According to the federal Bureau of Alcohol, Tobacco, and Firearms (ATF), “there have been 16,808,538 applications in 2012 so far to the end of November.” Based on these numbers, any implementation of “universal background checks” could cost Americans over a billion dollars per year.
Estimating the amount of the proposed universal background check cost, or what some see as a "tax" on their rights, requires a little math. Considering that only a small fraction of gun purchase applications are denied by the National Instant Check System (NICS), while a larger number of applications would pertain to purchases of multiple firearms, the ATF’s 16,808,538 gun purchase application number is a conservative estimate of the number of dealer brokered guns sold in the United States during the first 11 months of 2012.
Using a little algebra, we can impute the number of private sales in 2012 by way of the Obama Administration’s assertion that 40% of gun sales in America are executed through private sales. Though this 40% figure has been lampooned as “Two Pinocchios” by the Washington Post, the Administration still justifies its demand for universal background checks with this 40% claim.
Let’s calculate the cost of universal background check implementation. First let’s assume, conservatively, despite the reported surge in gun sales between Black Friday and New Years, December’s gun sales will merely be the arithmetic average of the first 11 months: 16,808,538/11 or 1,528,049.
So 16,808,538 + 1,528,049 = an estimated 18,336,587 total guns sold thru NICS checks in 2012.
To estimate the total of all gun sales, including private sales, we apply the Administrations 40% factor: 18,336,587 +.4x = x where x is the total guns sold in 2013. Solving for x, we find that x = 30,560,978 guns sold per year.
40% of 30,560,978 = an estimated 12,224,391 privately sold guns per year. Now, how much would it cost to shift these private sales to universal background check based sales?
Assuming that Congress will simply force gun owners to broker private gun sales through the declining number of federal gun dealers in the United States, then we need to ask gun dealers. Sharpshooters Small Arms Range in Springfield, VA is one such gun dealer. A representative told examiner.com that Sharpshooters would sell guns on consignment for 20% off the top of any sale, or for a $40 flat fee if the seller brings a buyer to the store.
But, beware, Sharpshooters’ warns, if the gun is not sold, the owner must go through a background check and fill out the intrusive ATF Form 4473 (which the dealer must keep on file for 20 years for possible ATF inspection) before she can get her gun back.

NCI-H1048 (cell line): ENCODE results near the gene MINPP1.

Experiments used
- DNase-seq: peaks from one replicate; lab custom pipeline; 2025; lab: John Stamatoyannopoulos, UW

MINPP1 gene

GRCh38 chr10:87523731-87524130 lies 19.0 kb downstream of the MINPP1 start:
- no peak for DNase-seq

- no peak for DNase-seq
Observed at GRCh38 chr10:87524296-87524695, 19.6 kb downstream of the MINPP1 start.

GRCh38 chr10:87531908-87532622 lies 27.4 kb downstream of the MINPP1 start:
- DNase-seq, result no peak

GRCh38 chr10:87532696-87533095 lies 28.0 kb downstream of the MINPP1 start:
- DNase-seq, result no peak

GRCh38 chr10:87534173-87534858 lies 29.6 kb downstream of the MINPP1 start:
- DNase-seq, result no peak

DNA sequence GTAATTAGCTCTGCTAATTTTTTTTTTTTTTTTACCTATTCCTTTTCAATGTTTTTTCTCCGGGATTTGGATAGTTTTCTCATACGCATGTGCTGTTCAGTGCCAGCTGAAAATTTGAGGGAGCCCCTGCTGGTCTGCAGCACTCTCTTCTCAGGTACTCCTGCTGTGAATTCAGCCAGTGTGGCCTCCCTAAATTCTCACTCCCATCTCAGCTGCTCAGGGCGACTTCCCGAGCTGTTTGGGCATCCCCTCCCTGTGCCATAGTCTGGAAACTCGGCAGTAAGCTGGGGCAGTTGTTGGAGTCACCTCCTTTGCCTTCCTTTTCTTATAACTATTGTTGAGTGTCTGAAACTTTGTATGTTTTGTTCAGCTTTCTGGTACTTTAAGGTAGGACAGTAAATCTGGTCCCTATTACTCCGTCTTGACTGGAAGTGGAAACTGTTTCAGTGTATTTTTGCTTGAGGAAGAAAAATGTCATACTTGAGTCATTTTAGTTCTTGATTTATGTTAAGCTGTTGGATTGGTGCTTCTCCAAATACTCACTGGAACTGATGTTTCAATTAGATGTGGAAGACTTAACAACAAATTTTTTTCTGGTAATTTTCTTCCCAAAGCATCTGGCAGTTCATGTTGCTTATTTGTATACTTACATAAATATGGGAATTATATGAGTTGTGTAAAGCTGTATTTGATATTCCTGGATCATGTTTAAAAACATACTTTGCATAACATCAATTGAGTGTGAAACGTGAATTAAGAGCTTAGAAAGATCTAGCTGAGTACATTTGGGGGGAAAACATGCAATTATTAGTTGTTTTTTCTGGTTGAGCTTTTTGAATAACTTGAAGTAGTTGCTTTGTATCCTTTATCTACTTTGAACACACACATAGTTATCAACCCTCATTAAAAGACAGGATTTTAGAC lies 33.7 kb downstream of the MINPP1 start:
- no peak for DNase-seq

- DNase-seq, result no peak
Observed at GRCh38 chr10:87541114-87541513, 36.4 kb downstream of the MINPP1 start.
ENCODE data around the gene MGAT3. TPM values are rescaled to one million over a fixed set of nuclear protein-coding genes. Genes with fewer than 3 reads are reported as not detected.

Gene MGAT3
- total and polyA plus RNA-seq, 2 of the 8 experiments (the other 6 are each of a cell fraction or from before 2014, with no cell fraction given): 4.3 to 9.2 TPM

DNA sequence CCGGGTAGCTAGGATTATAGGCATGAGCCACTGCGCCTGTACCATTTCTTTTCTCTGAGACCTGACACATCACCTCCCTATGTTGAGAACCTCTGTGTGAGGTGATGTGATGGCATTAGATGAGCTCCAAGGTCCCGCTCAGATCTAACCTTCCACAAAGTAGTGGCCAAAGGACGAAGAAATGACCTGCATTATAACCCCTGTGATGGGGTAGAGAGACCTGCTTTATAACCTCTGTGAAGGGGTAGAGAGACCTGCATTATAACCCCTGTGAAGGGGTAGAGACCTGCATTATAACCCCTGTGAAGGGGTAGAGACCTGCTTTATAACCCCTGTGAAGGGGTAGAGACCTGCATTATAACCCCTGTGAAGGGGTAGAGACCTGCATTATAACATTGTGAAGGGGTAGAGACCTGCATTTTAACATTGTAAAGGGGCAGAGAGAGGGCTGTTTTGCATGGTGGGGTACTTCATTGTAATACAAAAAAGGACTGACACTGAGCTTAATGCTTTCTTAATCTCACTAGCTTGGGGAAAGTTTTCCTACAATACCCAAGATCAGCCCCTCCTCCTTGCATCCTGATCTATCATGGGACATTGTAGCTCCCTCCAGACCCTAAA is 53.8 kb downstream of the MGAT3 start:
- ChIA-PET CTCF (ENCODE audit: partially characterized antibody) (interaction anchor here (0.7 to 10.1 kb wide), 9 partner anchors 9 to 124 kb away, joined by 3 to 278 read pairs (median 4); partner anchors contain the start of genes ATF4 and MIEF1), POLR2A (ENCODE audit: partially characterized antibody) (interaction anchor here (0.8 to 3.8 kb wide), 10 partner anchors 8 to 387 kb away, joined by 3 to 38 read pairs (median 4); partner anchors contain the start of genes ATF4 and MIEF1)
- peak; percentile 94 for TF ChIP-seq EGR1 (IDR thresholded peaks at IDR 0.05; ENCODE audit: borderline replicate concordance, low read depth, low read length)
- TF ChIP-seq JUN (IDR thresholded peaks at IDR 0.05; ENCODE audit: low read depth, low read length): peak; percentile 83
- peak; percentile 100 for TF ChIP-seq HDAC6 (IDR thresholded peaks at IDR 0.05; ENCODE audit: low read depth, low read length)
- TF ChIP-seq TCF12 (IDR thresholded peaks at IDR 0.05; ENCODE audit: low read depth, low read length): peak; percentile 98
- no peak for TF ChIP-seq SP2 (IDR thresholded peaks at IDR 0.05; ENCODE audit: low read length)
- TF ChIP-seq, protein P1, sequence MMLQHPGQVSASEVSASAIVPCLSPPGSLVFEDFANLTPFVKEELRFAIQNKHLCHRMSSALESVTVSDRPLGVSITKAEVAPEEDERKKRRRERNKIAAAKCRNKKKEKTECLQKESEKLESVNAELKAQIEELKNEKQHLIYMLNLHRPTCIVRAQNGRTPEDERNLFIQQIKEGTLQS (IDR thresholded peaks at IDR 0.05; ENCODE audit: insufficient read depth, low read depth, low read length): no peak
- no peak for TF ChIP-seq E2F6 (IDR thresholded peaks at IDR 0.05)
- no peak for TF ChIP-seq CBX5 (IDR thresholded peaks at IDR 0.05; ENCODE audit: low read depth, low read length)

Let’s assume, conservatively again, that the typical dealer would agree to perform the background checks and record keeping for $40 per transaction – that would mean that the universal background check tax on Americans would be, conservatively, if all gun owners first found a seller, and then went to the dealer to perform the universal background check, $488,975,640, or nearly a half billion dollars per year.
“Adding a half billion dollar universal background check tax on gun owners is outrageous,” says John Pierce, co-founder of OpenCarry.org. “This economy is bad enough, and now they want to add a tax on constitutional rights?”
But Pierce also explained that if universal background checks are instituted, private sellers will no longer be able to readily conduct sales to family members, friends, neighbors, or at gun shows or yard sales, so gun buyers will generally have to be found though dealers via consignment sales at gun shops.
A universal background check tax using consignment fees which will likely be much higher than a flat $20 per gun. Checking the first page of used handgun sale offers at GunsInternational.com, the cheapest handgun out of 47 offered for sale was a Kahr CW40 semi-automatic pistol listed at $399.99; the most expensive firearm on this page was a Heckler & Koch P7 M10 Blue .40 S&W CAL offered for 3,995.00.
Using the Shooters 20% consignment sale fee as a benchmark, and a conservative average used firearm cost of only $425.00 (the 3d lowest asking price of any of the 47 gun sample from GunsInternational.com), Americans could conceivably have to pay as follows: 12,224,391 private gun transfers * $425.00 per gun * .2 = $1,039,073,235, or over a billion dollars per year.
A conservative estimate of the cost of imposing universal background checks onto Americans would thus arguably be somewhere between $489 million and a $1.04 billion. Philip Van Cleave, President of the Virginia Citizens Defense League opposes pushing the federal background check system and its’ costs onto private sellers because “background checks, even universal ones, are easy for criminals to get around with a straw purchase.”
Moreover argues Van Cleave,
“universal background checks would not have prevented any of these recent tragedies,” pointing to the mass murders committed by Seung-Hui Cho (Virginia Tech, 2007), Anders Behring Breivik (Norway, 2011), Jared Loughner (Tucson, AZ, 2011), James Holmes (Aurora, CA, 2012), and Adam Lanza (Newtown, CT, 2012) who all either passed, or could have passed, dealer background checks to buy guns.
And apparently Vice-President Joe Biden (D) agrees with Van Cleave, stating this week at lunch with Democrat Senators in Washington DC that universal background checks are not "going to fundamentally alter or eliminate the possibility of another mass shooting."